I compiled these statistics on 3rd April this year because my sceptical mind was making me curious as to whether the spring had been quite as wet as the newspapers were suggesting. Please look away now if you find this stuff boring, I wouldn’t blame you but for me it’s invaluable to look at the data before I start building the ark! There’s loads more on the site for non geeks!
These are the rain totals for Bath during Jan, Feb, March in mm
2007 4, 65, 97, 172.7
2008 183, 55, 119, 358.4
2009 No data
2010 62, 104 , 41, 208.3
2011 58, 58, 13, 129.6
2012 38, 30, 31, 100.4
2013 68, 17, 56, 142.6
2014 97, 77, 44, 219.2
2015 71, 41, 23, 136.6
2016 No data
2017 49, 42, 41, 133,
2018 91, 24, 101, 216.8,
So the median figure is 139.6mm and the average is 181.8.
Allowing for some missing data from 2009 and 2016 I think this shows that the year so far has been the third wettest since 2007; higher than average and much higher than the mean for the first three months. Which all goes to show that it’s wet, but not by any means biblically wet, just part of life’s rich tapestry! The figure for 2008 is interesting because that turned out to be a year of awful summer floods, and you can see that the ground was already saturated only to be drenched by heavy rain in August.
The Met Office data give the monthly averages as 82, 53 and 63mm giving a total of 199.4mm and that covers 1981 – 2010; so by that standard this spring is pretty average.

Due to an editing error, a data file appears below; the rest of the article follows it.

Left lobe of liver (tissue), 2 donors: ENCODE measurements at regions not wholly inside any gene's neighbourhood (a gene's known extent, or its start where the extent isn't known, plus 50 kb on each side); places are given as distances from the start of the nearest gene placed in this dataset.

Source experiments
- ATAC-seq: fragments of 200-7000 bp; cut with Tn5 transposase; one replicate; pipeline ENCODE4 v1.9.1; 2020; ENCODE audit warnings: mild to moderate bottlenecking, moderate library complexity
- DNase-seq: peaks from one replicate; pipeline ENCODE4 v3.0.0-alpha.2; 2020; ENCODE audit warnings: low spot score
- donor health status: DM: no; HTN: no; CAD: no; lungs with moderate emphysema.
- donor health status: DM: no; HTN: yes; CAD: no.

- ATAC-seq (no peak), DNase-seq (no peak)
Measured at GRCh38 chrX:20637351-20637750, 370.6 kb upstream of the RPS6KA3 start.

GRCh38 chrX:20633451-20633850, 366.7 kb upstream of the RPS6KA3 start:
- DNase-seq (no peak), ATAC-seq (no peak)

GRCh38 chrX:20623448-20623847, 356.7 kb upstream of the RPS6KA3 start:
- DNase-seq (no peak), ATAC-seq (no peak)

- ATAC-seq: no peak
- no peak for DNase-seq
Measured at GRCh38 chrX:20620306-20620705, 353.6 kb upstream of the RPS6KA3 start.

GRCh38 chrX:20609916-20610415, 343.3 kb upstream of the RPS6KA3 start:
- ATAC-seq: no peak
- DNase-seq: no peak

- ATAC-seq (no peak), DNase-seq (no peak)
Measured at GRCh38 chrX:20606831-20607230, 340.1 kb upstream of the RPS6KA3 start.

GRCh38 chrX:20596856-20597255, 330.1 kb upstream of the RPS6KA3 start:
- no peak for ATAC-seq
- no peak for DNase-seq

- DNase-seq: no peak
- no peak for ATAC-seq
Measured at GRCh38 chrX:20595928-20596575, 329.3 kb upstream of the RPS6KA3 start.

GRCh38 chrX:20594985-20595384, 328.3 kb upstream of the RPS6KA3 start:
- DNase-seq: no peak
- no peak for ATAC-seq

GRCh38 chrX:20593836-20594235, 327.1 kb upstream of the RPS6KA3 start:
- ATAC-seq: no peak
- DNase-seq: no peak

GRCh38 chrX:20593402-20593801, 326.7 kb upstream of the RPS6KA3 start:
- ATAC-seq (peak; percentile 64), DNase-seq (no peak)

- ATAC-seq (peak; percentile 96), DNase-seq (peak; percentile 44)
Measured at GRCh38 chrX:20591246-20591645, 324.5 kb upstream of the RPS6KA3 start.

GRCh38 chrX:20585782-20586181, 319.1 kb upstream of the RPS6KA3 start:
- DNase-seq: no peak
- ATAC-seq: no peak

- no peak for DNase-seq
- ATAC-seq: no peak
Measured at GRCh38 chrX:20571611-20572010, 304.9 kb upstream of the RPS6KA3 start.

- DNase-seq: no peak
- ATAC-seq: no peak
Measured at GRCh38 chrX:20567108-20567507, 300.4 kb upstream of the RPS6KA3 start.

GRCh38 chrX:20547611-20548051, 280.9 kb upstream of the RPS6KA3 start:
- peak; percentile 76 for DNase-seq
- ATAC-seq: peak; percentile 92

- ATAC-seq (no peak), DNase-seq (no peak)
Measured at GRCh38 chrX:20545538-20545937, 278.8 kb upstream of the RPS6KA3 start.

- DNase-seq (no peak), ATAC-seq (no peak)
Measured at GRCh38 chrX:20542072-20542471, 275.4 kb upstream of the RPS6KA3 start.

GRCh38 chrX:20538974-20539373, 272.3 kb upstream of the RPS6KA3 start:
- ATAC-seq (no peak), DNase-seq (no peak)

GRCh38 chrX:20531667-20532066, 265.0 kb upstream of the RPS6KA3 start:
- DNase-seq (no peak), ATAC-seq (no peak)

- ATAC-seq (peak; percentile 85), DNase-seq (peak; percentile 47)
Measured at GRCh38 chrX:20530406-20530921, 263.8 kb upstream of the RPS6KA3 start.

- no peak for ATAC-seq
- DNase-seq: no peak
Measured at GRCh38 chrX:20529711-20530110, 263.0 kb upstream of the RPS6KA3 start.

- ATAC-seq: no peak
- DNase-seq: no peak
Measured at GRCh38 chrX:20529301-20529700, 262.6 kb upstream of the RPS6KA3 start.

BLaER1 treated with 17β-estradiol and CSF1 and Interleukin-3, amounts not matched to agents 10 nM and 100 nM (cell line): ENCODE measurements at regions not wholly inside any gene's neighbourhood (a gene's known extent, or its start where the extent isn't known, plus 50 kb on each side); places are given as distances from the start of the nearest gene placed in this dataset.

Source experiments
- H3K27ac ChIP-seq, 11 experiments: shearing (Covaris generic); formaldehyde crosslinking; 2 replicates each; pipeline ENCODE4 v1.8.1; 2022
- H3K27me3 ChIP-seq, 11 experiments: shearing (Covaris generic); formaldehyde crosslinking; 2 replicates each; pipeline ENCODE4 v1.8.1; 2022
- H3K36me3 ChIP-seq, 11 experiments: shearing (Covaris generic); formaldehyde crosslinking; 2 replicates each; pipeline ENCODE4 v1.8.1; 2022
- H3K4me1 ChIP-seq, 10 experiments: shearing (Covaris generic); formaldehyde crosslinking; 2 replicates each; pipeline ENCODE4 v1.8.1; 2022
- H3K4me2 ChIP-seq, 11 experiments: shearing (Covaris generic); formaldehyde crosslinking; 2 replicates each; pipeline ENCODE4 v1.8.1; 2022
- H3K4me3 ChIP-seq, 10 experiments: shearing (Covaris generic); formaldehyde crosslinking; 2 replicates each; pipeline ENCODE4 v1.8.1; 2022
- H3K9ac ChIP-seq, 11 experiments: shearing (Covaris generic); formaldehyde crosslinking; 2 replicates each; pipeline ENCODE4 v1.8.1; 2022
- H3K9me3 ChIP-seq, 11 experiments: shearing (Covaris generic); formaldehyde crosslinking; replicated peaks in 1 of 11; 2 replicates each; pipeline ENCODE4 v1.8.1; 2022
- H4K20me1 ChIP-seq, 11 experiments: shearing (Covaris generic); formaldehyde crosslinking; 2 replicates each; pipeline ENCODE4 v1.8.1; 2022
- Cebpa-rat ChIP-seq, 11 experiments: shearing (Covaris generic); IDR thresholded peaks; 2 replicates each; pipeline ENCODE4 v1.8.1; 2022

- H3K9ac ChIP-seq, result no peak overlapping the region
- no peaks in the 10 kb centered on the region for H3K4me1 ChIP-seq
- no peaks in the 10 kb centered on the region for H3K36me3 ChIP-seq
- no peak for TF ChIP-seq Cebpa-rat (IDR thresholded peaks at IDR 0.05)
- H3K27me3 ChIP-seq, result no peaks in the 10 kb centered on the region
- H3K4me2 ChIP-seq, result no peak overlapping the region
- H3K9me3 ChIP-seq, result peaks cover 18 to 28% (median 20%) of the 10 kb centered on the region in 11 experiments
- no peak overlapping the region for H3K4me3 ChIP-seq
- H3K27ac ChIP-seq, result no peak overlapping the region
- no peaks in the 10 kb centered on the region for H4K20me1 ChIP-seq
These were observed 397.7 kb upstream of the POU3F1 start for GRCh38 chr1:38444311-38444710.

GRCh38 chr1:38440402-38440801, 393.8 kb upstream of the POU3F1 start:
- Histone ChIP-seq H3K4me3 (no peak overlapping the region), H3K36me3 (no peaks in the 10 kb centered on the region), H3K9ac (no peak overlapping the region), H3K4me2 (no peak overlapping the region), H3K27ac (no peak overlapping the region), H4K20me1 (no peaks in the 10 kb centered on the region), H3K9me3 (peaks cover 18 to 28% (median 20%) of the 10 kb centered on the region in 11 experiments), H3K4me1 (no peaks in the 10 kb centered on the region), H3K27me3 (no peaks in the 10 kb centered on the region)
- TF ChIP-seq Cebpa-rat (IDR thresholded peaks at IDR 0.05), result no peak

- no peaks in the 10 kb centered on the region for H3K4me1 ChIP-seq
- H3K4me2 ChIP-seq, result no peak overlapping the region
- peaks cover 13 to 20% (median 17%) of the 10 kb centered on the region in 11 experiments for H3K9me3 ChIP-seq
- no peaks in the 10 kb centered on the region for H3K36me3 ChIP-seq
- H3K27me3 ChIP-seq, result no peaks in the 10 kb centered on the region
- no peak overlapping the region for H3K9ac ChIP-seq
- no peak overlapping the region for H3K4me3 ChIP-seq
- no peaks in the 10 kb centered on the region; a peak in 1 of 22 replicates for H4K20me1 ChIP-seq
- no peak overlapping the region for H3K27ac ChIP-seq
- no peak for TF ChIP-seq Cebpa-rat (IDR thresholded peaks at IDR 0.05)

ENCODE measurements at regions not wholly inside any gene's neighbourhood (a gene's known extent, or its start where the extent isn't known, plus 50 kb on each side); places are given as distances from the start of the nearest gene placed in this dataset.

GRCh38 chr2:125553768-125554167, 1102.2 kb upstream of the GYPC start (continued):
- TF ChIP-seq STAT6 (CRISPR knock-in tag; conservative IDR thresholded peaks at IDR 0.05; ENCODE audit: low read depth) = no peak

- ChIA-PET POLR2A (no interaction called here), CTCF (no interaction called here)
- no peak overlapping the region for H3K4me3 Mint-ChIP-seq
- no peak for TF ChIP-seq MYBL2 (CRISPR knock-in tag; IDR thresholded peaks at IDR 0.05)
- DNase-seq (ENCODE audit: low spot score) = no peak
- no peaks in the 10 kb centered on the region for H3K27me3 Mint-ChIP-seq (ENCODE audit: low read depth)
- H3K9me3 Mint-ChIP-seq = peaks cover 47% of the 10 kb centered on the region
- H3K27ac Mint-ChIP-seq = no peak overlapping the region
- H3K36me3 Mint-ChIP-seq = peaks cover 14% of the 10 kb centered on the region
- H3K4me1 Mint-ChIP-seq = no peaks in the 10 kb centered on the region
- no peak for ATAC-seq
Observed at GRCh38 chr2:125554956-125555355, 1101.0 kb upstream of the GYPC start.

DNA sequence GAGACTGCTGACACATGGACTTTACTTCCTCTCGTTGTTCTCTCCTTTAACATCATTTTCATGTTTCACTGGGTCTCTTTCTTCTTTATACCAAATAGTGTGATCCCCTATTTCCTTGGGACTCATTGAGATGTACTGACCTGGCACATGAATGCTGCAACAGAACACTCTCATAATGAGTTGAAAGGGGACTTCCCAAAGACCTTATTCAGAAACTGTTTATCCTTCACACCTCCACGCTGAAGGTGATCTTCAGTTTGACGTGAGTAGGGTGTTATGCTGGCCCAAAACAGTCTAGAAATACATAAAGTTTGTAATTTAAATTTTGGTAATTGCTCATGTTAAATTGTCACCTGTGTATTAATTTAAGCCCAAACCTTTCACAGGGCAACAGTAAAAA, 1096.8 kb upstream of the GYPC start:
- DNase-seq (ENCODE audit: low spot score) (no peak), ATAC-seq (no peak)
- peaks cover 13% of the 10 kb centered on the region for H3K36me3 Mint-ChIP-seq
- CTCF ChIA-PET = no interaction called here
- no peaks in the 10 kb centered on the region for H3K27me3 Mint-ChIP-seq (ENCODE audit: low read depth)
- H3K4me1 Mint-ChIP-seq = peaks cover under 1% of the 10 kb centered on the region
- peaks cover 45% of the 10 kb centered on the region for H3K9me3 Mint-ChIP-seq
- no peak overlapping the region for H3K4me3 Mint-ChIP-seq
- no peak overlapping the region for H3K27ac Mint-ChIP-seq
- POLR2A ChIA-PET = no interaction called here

And so the traditional planting of potatoes on Good Friday begins to look a bit shaky because Easter Day can be any one of 35 possible days between March 22nd and April 25th and Good Friday could be any time from 19th March and 23rd April which covers a multitude of weather possibilities.
Wouldn’t it be sensible to plant potatoes some time around the second week of April which should see us free of frost before the shoots emerge?
Well that bold statement in April didn’t anticipate the “Beast from the East” a month later, and which felled our first planting of runner beans on May 1st. However the spuds we sufficiently underground to survive the onslaught. Here’s my diary entry for 16th April:
“Finally, after lunch I set out the rows for the potatoes (“measure twice, cut once”) and set about planting. I got the Sarpo Mira, the Desiree and the Pink Fir Apple in but then I ran out of space. In the plan I’d allocated twice as much space, but the purple sprouting and the other brassicas are still occupying the adjoining patch so the Jazzy and the remains of the Red Duke of York are going to have to go in one of the new beds on 168B. Still, it was a brilliant day and we achieved a lot. Now I ache in every bone and sinew and tomorrow I have to start all over building a new bed and path, digging the whole piece and fertilising it and then planting the remaining potatoes. But at least they’ll all be in.
The water level in the the trial hole next to the Lord Lambourne apple has dropped by two inches and the bottom is almost dry, so that’s great news and takes some of the pressure off. [Madame} has also been busy weeding so the plots are looking very good.”
While I’m on the subject of spring, it’s worth talking also about springs. The allotment stands at the bottom of the Avon Valley, overlooked by the southern end of the Cotswolds. So in wet weather there’s a great deal of water heading in the direction of the river. The old timers on the site tell me that there are three underground streams crossing it and there’s certainly evidence of one of them which flows across the pavement and on to the main road. I’m wondering whether our plots are near the course of one of them, which is good news and bad news depending on the season. As the photo of the trial hole shows, waterlogging is a real problem and so I hope all the remedial measures will help a bit otherwise we’ll be looking at more expensive options like land drains.